Professor details dual role as Nobel Prize Committee member
Tomas Sjostrom, a professor in the Department of Economics, frequently travels to Sweden. But when he goes, he visits not to admire the views of Monteliusvagen or get lost between the shelves of Stockholm’s Stadsbibliotek. Instead, he travels to Sweden to choose the next recipient of the Nobel Prize for Economic Sciences.
Sjostrom, one of the five full members in the Nobel Economic Prize Committee, a part of the Royal Swedish Academy of Science, evaluates and selects winners for the prestigious prize every year. He was inducted into the group after completing his sixth year as an associate professor. Within the committee, he is the “game theory and microtheory person,” he said.
“To be on the committee either as full member or as an associate, you have to be a native of Sweden or at least related, since Swedish is the language used,” Sjostrom said. “They needed someone in game theory ... and it is my honor.”
The level of microeconomic theory that Sjostrom studies is highly abstract and theoretical, said Thomas Prusa, chair of the Department of Economics at the University.
Sjostrom’s work is half-economist and half-mathematician, Prusa said, describing him as a “personable, genuine and collegial man” and an extremely brilliant economist.
The Nobel Prize nomination process takes place in January, when economics professors around the world bring up hundreds of qualified nominees, Sjostrom said. Beginning next month, in February, Sjostrom and his colleague on the committee will start to go through the extensive list of promising candidates.
“After reducing the list to reasonable nominations, we discuss the candidates [for] meetings after meetings as the spring goes on,” Sjostrom said. “It gradually becomes clear who is the most worthy winner before summer.”
The Nobel Prize for Economics was not in the original will of Alfred Nobel, Sjostrom said. Rather, the Swedish Central Bank established and endowed the prize, the Sveriges Riksbank Prize, in memory of him in the 1960s.
“[Its establishment] indicates that, finally, economics is recognized and celebrated as an area of science, just like the other hard sciences,” Sjostrom said.
Most importantly, Sjostrom said, selection of the Nobel Prize for Economic Sciences follows the same principles according to Alfred Nobel’s will — “prizes to those who, during the preceding year, shall have conferred the greatest benefit on mankind.”
The Nobel Prize for Economic Sciences follows the same criteria, procedure and timetable with the other prizes such as physics and chemistry, he said, and is incorporated in the Nobel Prize Ceremony.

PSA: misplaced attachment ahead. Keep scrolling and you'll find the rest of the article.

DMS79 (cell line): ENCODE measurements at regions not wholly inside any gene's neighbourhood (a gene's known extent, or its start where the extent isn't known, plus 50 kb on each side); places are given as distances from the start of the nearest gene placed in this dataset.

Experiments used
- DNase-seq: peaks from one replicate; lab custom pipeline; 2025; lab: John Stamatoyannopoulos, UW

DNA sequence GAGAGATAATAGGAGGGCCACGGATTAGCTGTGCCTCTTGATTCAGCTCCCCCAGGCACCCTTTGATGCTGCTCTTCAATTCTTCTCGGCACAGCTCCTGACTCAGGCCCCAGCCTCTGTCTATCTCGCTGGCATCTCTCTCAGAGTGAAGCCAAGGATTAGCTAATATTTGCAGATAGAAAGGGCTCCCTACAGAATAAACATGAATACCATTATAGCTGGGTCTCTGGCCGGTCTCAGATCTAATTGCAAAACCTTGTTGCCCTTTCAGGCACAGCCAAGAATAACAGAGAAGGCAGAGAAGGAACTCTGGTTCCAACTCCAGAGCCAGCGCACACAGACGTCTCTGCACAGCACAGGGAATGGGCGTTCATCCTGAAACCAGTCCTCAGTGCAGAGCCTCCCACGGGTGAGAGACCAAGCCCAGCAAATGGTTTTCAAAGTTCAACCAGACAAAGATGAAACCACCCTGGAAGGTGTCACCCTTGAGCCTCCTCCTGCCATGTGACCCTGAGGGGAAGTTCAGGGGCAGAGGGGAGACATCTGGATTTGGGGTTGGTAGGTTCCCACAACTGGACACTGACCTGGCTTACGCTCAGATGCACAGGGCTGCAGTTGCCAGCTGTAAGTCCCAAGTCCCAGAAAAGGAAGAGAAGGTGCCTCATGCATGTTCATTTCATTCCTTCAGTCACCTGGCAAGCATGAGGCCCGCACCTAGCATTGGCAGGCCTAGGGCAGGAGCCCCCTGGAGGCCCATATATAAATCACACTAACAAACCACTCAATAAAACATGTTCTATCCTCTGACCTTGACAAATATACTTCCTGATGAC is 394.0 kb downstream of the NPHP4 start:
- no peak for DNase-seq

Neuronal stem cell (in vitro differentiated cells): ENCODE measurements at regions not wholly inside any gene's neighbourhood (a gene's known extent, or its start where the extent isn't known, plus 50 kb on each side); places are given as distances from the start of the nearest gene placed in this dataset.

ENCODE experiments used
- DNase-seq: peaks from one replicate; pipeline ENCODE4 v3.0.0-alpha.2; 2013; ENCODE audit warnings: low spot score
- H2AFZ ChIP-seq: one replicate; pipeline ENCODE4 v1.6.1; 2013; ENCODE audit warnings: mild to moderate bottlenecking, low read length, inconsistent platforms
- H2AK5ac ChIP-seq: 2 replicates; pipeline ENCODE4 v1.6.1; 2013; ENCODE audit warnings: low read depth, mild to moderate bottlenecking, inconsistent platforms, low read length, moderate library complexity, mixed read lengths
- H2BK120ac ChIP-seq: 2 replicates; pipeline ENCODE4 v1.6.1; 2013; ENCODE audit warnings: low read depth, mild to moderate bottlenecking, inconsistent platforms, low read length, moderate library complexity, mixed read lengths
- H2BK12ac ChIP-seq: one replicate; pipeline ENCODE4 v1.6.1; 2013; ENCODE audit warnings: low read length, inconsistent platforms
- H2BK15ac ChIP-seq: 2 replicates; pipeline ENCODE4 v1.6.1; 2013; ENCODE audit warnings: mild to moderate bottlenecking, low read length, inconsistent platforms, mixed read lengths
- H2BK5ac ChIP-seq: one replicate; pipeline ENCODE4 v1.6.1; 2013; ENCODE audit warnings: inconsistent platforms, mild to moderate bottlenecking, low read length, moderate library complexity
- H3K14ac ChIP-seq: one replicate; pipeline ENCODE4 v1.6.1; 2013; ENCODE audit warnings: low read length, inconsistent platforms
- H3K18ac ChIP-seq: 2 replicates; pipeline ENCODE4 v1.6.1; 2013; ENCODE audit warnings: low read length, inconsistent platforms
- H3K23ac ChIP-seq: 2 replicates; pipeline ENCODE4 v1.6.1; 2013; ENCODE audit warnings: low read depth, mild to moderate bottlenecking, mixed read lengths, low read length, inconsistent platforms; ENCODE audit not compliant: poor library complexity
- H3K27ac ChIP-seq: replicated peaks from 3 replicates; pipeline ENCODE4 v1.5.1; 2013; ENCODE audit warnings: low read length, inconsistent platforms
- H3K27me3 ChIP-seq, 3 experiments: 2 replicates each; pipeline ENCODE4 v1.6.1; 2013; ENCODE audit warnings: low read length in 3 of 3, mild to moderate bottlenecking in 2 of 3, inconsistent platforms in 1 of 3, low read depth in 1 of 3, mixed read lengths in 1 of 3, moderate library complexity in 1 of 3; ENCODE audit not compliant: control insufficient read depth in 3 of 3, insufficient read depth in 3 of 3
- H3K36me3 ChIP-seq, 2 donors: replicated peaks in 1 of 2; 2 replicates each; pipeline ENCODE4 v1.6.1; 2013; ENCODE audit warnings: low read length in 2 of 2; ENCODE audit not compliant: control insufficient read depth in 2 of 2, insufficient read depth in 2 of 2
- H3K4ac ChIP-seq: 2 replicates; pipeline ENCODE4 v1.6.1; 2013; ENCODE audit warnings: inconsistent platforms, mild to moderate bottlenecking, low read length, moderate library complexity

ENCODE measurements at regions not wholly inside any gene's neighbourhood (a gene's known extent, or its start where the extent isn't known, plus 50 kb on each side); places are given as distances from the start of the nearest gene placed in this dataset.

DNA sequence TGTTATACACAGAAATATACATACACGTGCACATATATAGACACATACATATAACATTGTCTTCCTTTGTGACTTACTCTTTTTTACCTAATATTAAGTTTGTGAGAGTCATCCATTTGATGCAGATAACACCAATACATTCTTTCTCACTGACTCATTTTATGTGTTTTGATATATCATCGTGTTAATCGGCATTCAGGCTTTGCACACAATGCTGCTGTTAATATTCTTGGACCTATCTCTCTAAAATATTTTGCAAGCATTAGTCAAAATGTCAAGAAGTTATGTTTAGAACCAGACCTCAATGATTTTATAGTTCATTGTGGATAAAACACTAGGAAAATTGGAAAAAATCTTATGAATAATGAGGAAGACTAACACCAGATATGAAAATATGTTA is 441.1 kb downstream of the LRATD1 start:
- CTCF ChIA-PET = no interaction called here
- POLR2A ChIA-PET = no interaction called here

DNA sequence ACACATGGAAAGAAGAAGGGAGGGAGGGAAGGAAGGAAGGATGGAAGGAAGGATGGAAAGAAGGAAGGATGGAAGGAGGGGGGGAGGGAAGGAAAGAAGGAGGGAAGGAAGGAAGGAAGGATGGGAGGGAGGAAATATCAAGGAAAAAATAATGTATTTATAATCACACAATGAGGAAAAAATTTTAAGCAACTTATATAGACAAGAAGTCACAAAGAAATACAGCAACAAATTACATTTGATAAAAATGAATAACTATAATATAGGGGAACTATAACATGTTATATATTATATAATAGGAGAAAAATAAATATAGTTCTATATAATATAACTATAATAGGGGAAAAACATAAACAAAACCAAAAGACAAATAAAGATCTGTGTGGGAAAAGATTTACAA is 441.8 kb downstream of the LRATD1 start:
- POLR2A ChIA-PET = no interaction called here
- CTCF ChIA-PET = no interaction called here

“It is the most eminent prize that an economist could get,” Sjostrom said. “[Committee members] have this in the back of our minds that the prize should go to groundbreaking contributions that have impacts not just in academia, but on society as a whole.”
Sjostrom took the example of Elinor Ostrom, the only female recipient of the Nobel Prize in Economic Sciences so far, and challenged the conventional idea of “tragedy of the commons.” The tragedy of the commons is a scenario where people overuse shared resources, such as irrigation canals, lakes and forests.
“She did both empirical and theoretical work around the world about how people successfully avoid this tragedy,” he said. “[Non-economists recipients] are well known in their own area, but their works also have great influence in economics.”
Prusa emphasized that there are researchers that produce 50 academic papers but yet have no chance of winning the Nobel Prize. For other researchers like John Nash, quantity means less than quality — only one paper won him the Nobel Prize.
“We have given prizes to psychologists, political scientists, mathematicians whose works are influential to economics, such as Elinor Ostrom, John Nash and Daniel Kahneman,” he said.
Prusa said membership in the committee means a tremendous amount of work and commitment, but his and Sjostrom’s involvement with the Nobel Prize reflects back well on Rutgers.
“It is really prestigious to have someone in the department who is that high in the profession and in the lead selection team,” he said.
Back at Rutgers, Sjostrom extends his influence to current and previous students.
Levent Ulku, a PhD student under Sjostrom, called him an “inspiring researcher.”
“When you ask him a question in a seminar or talk to him about ideas, he always has something constructive to say,” Ulku said. “Every time I left his office, I understand my thoughts better. He has this magical touch that very few people in the profession who I met have.”
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